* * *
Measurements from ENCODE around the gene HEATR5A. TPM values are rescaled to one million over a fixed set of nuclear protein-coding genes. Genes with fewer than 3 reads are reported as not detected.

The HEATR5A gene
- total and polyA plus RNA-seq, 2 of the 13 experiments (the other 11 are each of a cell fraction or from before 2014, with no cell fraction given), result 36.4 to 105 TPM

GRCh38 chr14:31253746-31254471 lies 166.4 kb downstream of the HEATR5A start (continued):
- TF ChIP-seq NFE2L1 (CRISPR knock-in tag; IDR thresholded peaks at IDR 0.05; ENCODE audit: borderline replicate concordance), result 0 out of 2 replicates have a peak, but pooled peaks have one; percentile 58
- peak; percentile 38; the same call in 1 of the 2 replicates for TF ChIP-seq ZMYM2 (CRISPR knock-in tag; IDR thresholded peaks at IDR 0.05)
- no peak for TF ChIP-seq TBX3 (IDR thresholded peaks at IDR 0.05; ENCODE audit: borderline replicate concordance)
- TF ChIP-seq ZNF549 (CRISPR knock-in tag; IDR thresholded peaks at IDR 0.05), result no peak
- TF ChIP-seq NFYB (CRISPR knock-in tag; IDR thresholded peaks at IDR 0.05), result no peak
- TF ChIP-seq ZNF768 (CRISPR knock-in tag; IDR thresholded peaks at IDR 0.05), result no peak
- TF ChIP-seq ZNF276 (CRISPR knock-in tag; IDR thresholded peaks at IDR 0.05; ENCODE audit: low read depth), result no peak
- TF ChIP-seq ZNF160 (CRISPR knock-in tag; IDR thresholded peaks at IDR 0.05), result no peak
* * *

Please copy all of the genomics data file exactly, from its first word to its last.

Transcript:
Measurements from ENCODE around the gene HEATR5A. TPM values are rescaled to one million over a fixed set of nuclear protein-coding genes. Genes with fewer than 3 reads are reported as not detected.

The HEATR5A gene
- total and polyA plus RNA-seq, 2 of the 13 experiments (the other 11 are each of a cell fraction or from before 2014, with no cell fraction given), result 36.4 to 105 TPM

GRCh38 chr14:31253746-31254471 lies 166.4 kb downstream of the HEATR5A start (continued):
- TF ChIP-seq NFE2L1 (CRISPR knock-in tag; IDR thresholded peaks at IDR 0.05; ENCODE audit: borderline replicate concordance), result 0 out of 2 replicates have a peak, but pooled peaks have one; percentile 58
- peak; percentile 38; the same call in 1 of the 2 replicates for TF ChIP-seq ZMYM2 (CRISPR knock-in tag; IDR thresholded peaks at IDR 0.05)
- no peak for TF ChIP-seq TBX3 (IDR thresholded peaks at IDR 0.05; ENCODE audit: borderline replicate concordance)
- TF ChIP-seq ZNF549 (CRISPR knock-in tag; IDR thresholded peaks at IDR 0.05), result no peak
- TF ChIP-seq NFYB (CRISPR knock-in tag; IDR thresholded peaks at IDR 0.05), result no peak
- TF ChIP-seq ZNF768 (CRISPR knock-in tag; IDR thresholded peaks at IDR 0.05), result no peak
- TF ChIP-seq ZNF276 (CRISPR knock-in tag; IDR thresholded peaks at IDR 0.05; ENCODE audit: low read depth), result no peak
- TF ChIP-seq ZNF160 (CRISPR knock-in tag; IDR thresholded peaks at IDR 0.05), result no peak